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Weirton, located in southern Hancock and northern Brooke counties, is an industrial city once dominated by Weirton Steel Company, once the largest private employer in West Virginia and the state’s first billion-dollar corporation.

Incorporated in 1947, Weirton included the former communities of Hollidays Cove, Marland Heights, Weirton Heights, and Weirton. The town was named for E. T. Weir, the founder of Weirton Steel. Weirton had grown up with the steel mill, but it had previously remained unincorporated. For many years before incorporation, municipal services were provided by the Weirton Improvement Company, a subsidiary of Weirton Steel. Some of these services continued until the 1950s.

Weirton was a one-company town, but never a company town in the way many mining towns were in southern West Virginia, where the coal companies owned the entire community. Weirton Steel did own some housing, but those were barrack-like structures for unmarried men in the earliest years of the mill, before World War I. Nonetheless, the connection of company and town was close. Weirton’s first mayor, Thomas Millsop, was president of Weirton Steel and later president of its successor, National Steel.

Weirton developed rapidly following the building of the steel mill in 1909. Where there had been fields of grain and orchards of fruit in 1909, Weirton became an industrial center of 8,000 people by 1920 and 18,000 by 1940. The steelworkers represented many nationalities from Europe, plus some from the Middle East, as well as a large number of African-Americans.

In its first decade after incorporation, the city built the Weirton Community Center, Weirton General Hospital, and the Mary H. Weir Library. Weirton’s population peaked in 1960 at 28,201. Into the mid-1970s, Weirton reaped the blessings of the 12,000 well-paid jobs at Weirton Steel. Its citizens enjoyed one of the state’s highest per capita income levels and highest percentage of home ownership.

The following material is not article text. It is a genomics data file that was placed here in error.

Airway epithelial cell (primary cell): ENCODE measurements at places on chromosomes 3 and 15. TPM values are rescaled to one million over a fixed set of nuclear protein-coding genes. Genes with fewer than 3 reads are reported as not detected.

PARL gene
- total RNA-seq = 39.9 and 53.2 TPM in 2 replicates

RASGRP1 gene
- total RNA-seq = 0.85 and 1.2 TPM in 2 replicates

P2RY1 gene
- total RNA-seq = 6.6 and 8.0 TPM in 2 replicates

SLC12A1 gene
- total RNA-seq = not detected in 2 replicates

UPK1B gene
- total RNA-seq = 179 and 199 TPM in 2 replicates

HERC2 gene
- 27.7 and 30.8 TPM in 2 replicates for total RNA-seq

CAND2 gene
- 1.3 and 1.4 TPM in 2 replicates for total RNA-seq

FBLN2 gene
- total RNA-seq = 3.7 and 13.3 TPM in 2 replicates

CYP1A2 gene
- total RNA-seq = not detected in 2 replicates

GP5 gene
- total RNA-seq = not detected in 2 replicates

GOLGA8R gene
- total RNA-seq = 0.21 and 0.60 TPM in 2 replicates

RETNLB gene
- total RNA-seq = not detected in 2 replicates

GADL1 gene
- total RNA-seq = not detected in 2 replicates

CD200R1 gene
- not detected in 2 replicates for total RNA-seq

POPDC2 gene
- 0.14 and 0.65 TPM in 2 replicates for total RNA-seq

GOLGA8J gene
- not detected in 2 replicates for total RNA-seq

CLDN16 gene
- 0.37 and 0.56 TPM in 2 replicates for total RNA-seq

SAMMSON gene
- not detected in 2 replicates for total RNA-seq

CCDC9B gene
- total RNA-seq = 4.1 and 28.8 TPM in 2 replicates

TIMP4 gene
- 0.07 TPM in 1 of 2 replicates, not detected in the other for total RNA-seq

The economic malaise of the 1970s affected Weirton, leading to a population drop to 24,736 by 1980. After National Steel sold the Weirton plant to its employees in 1984, employment at the mill and population of the city continued to drop. The plant is now owned by Cleveland-Cliffs, which produces tin plate finishing. In May 2023, the company announced it was laying off approximately 300 employees, about one-third of its workforce. In February 2024, the company announced that in April, it would close the Weirton plant entirely, laying off some 900 employees. The decision came a week after the International Trade Commission removed a year-old tariff on Canada, China, Germany, and South Korea for “dumping”—selling or trading at below-market prices—tin and chromium-coated sheet steel products in the United States. The commission determined that the underpriced products had little financial impact on those same items produced in the United States.

In December 2022, Form Energy announced it would partner with the state of West Virginia on a new 55-acre iron-air battery factory on a portion of the former Weirton Steel grounds. The $760 million project, which broke ground in May 2023, is projected to create 750 full-time jobs.

In 2020, Weirton’s population stood at 19,163, making it West Virginia’s sixth largest city, trailing Charleston, Huntington, Morgantown, Parkersburg, and Wheeling.

This Article was written by David T. Javersak

Last Revised on February 15, 2024

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Sources

Javersak, David T. History of Weirton.. Virginia Beach: Donning Co., 1999.

Layoffs Coming to Cleveland-Cliffs in Weirton. The Weirton Daily Times, May 13, 2023.

Cite This Article

Javersak, David T. "Weirton." e-WV: The West Virginia Encyclopedia. 15 February 2024. Web. 21 February 2024.

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